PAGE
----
Journalism, Where the End Justifies the Means, Part 2: Protecting Sources Who Don’t Deserve Protection
There has been more than the usual amount of vainglorious posturing by reporters lately, centering on their supposedly noble “right” to keep the names of sources secret. Several reporters have faced or are facing jail time for refusing to divulge the names of sources when judges have been so impolitic as to insist on it, usually when the source has violated a law or a court order. One of the more interesting of these is Providence, Rhode Island television reporter Jim Taricani, who was facing jail despite a perilous medical condition (he is a heart transplant recipient) to protect the person who gave him a videotape used in the investigation of the massive Rhode Island government corruption scandal.
The tape, which showed a top aide to former Providence Mayor Vincent “Buddy” Cianci Jr. taking a bribe, was aired in 2001 by Taricani’s station before trials in the case began. Taricani broke no law by showing the tape, but the person who leaked the tape did: the judge in the case had ordered that the evidence from the investigation remain secret until the trial. Taricani was ordered to reveal the name of the law-breaker, and refused, citing the reporter’s creed that sources must never be revealed.
Courts have occasionally given some support to this wholly invented (by the press itself) “privilege,” for the public policy rational that it provides some protection to whistle-blowers who can use a shroud of secrecy provided by reporters to get a timely warning to the public. Fair enough. But often this is not the use to which the reporter’s privilege is put. It is frequently used to protect government leakers with personal agendas, individuals with scores to settle or who want to use the press to do their dirty work, or professionals who are violating their own professional obligations by revealing confidences or clients, employers or patients. Why should these individuals warrant protection of any kind?
Why, for example, should columnist Robert Novak be able to protect the individual within the Bush administration who illegally revealed that Valerie Plame was a CIA operative? The public didn’t benefit from this revelation; it was harmed by it, if for no other reason than the ongoing investigation it set off has cost millions in taxpayer dollars. Reporters are protecting the identity of the individual (that is, criminal) who forged the Bush National Guard documents that ultimately did in Dan Rather. What purpose does this serve? One, of course, and only one: it keeps leaks and secret information flowing to the press. The benefit of this, as the media is quick to tell us, is that it facilitates the “public’s right to know.” (A benefit they do not mention is that it greatly assists them in selling papers and racking up television ratings.) The detriment, however, deserves some consideration as well. For reporters’ protection of those who reveal information that they are bound by law or ethics to keep secret is an enticement to engage in misconduct.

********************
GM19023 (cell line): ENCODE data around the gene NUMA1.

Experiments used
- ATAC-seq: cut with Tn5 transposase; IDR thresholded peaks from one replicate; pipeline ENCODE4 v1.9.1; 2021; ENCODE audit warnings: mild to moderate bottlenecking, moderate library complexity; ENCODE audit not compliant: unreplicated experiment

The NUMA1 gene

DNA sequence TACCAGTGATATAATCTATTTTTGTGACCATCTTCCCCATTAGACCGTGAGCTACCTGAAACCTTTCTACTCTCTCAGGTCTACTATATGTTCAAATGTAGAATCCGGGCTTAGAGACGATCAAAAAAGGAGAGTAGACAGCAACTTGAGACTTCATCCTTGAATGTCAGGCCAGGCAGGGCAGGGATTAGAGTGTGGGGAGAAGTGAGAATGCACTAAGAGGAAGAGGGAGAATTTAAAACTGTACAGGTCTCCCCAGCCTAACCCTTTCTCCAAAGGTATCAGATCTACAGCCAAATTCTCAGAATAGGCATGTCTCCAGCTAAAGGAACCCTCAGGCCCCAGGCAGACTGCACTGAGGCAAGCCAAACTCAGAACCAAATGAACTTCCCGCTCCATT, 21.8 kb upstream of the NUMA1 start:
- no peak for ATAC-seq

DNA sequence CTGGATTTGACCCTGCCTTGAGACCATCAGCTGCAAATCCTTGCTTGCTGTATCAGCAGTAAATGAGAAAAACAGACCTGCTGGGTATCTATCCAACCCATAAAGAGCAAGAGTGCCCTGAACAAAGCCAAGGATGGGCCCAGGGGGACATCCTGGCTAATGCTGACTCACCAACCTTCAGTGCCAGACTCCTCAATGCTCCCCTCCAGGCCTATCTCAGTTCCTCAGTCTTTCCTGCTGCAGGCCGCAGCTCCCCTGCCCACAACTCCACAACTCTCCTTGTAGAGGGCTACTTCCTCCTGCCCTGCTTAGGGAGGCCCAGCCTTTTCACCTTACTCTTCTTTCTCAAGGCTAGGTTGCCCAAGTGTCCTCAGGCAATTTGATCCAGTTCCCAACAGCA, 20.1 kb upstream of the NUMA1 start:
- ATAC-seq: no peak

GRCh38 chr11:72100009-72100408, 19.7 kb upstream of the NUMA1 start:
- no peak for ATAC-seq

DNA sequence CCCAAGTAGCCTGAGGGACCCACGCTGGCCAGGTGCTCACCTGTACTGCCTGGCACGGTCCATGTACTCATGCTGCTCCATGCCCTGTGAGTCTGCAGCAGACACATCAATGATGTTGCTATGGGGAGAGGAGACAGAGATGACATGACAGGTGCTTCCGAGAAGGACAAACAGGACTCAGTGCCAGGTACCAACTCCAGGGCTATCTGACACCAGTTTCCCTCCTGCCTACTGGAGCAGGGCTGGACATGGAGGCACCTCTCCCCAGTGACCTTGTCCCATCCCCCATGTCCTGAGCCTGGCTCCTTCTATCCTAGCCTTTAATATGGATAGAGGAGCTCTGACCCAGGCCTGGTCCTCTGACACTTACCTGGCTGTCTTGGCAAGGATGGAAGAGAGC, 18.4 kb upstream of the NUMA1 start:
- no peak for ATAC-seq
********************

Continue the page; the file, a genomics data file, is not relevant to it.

In the Rhode Island dispute, Joseph Bevilacqua Jr, one of the defense attorneys in the corruption case, finally came forward and admitted that he had given Taricani the tape. The Scoreboard will give Bevilacqua a half-hearted salute because he finally came clean (though not soon enough to prevent Taricani from being sentenced for criminal contempt), but the fact is that he violated the law (Surprise! Lawyers can’t do that!) and perhaps his duty to his client by his actions.
So help me with this, journalism majors. As an attorney, Bevilacqua will face serious sanctions and possibly disbarment for leaking the tape, as he is in violation of both the law and his professional duties. Yet we continue to accept the argument by the media that it is somehow noble for reporters to encourage and induce people like Bevilacqua to do what neither the law nor his profession deems excusable! Or to put it in general terms: How can an act be a bad thing, yet the encouragement and protection of that same act be a good thing? Stripped of all of its posturing and rhetoric, this is really what the media argument holds. Does this make sense?
Easy question. The answer: No. We should support reporters when they protect the identities of those who relay information to the press only when the act of relaying it is neither illegal or a violation of a professional duty. No protection for doctors who release their patient’s medical records, lawyers who rat out their clients, or government employees who leak classified documents. If these individuals feel that it is so important that the public get the information they have sworn to keep secret, they ought to have the courage to reveal the information openly. It makes no sense to exalt an imaginary journalistic right to keep secrets when its effect is to undermine more established, more justified and thoroughly codified obligations of secrecy applying to other professions.
Taking away any pretense of a media shield and requiring leakers to be courageous and open would certainly reduce the quantity of leaks. It would also, however, greatly improve the likelihood that when secrets are revealed in violation of laws or ethics codes, the public welfare, and not newspaper sales or television ratings, will be the reason.